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Color Watch: Invaders From Mars (1953)

There has been one glaring deficiency in the movies we’ve chosen to discuss thus far: color. For the month of January, we’re expanding our palette by watching five color films from the 1920s to the 1950s. This week, Rodney and Samantha watched Invaders From Mars from 1953.

SAMANTHA: Invaders From Mars is the story of an alien spaceship that lands in the backyard of a young boy (Jimmy Hunt). His father becomes possessed by the Martians, so the boy seeks help, first from the police and then from his scientist friend, but slowly the town becomes infested with possessed people, and children are not exempt.

RODNEY: The tale of a dystopian world where you can’t trust those who may look exactly like you isn’t exactly unfamiliar territory during the Red Scare period of the early/mid 50’s, but this film does seem unique due to the perspective that it’s told by. The curiosity of the child leading to the discovery of the invasion hadn’t been handled before in this way, and I felt that the film was all the better for it.

S: This film is told from the boy's perspective,

and the use of minimal sets which seem conjured from his brain are an effective and visually pleasing way to illustrate the story. The sinister fence and encroaching sand that shelters the buried spacecraft is shown almost exclusively from afar below skies that look like a suspended painting. The laboratory and observatory are void of minor details and have a storybook quality. Our focus is on the important machines that might help restore the boy's parents to the people he knew and loved. The police station is especially noteworthy. The boy must run down a very long and narrow hallway to reach the intimidating officer at the front desk, which sits high and towers over him. The officer is clearly in authority, looking down at him condescendingly as the boy insists on seeing the chief. The director was also in charge of the production design, the legendary William Cameron Menzies, who is best known for his work on Gone With the Wind.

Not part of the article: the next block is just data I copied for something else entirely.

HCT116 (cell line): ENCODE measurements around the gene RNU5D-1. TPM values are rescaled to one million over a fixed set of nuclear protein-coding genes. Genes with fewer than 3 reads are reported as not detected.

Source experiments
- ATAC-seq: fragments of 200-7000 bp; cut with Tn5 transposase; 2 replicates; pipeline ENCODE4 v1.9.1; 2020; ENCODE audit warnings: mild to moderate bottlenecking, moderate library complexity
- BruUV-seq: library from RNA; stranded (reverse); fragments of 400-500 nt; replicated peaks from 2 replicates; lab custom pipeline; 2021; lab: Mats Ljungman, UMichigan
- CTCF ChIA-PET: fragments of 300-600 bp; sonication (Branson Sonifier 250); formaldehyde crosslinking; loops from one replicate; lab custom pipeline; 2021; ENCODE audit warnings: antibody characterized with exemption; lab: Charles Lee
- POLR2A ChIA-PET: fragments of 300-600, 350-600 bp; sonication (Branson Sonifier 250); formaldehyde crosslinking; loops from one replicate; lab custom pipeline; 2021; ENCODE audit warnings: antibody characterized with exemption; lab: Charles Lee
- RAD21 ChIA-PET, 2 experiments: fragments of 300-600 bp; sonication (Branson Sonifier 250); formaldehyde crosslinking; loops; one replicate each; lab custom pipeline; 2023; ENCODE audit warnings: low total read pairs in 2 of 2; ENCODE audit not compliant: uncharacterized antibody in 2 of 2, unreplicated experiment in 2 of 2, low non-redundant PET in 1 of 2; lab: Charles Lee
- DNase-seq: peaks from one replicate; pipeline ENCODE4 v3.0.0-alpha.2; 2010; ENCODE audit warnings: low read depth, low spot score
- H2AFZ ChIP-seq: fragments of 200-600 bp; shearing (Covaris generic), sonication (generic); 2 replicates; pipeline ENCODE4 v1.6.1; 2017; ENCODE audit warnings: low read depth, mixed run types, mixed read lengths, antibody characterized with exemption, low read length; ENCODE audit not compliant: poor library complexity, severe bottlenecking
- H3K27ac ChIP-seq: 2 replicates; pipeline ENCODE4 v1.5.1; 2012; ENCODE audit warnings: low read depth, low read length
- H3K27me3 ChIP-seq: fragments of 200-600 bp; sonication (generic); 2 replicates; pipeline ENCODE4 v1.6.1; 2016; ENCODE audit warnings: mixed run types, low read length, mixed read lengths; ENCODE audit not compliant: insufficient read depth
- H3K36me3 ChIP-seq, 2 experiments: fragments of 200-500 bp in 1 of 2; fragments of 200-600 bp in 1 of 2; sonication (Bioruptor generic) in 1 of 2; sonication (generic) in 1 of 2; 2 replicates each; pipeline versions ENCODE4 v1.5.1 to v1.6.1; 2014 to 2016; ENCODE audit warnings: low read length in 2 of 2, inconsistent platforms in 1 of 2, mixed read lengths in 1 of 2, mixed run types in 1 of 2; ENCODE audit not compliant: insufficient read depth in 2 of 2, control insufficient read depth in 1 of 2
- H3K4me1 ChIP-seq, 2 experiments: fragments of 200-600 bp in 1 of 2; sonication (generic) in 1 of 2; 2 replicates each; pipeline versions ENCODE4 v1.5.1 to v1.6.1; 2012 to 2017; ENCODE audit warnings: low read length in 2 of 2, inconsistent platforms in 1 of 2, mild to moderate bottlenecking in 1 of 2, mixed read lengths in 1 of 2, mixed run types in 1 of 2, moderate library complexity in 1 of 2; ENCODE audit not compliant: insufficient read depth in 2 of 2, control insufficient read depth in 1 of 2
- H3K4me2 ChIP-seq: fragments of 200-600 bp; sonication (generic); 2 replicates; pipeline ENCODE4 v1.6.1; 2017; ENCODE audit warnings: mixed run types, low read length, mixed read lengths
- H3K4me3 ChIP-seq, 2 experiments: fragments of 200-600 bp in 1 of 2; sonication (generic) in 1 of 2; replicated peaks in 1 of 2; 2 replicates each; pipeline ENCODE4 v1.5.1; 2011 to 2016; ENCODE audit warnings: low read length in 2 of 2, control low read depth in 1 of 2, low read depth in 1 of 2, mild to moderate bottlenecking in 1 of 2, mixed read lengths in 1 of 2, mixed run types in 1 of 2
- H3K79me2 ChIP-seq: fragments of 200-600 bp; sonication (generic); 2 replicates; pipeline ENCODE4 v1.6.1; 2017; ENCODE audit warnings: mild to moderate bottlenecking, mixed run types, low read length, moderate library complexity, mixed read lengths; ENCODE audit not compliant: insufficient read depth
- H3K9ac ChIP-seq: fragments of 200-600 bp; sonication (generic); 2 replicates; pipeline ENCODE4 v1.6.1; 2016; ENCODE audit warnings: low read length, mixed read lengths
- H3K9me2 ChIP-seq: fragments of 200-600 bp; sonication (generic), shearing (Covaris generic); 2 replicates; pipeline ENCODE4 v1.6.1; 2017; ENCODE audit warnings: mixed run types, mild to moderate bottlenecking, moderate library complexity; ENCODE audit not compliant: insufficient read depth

R: I also noted the storybook quality of the sets and visualization of the film. I also think that the use of Super Cinecolor, which, while probably unintended helped create the otherworldly atmosphere that is throughout. In the scenes where his parents turn on him and you realize that they were among the first to be possessed by the alien lifeforms, you genuinely feel for the child’s confusion.

S: Hunt is wonderful in the part. He looks and acts like a normal kid; his performance isn't affected. I talked to him once because he worked on Pitfall with Dick Powell and he remembered bits and pieces about the people he worked with throughout his career, but he was most impressed with working on fun sets and playing pretend off-camera.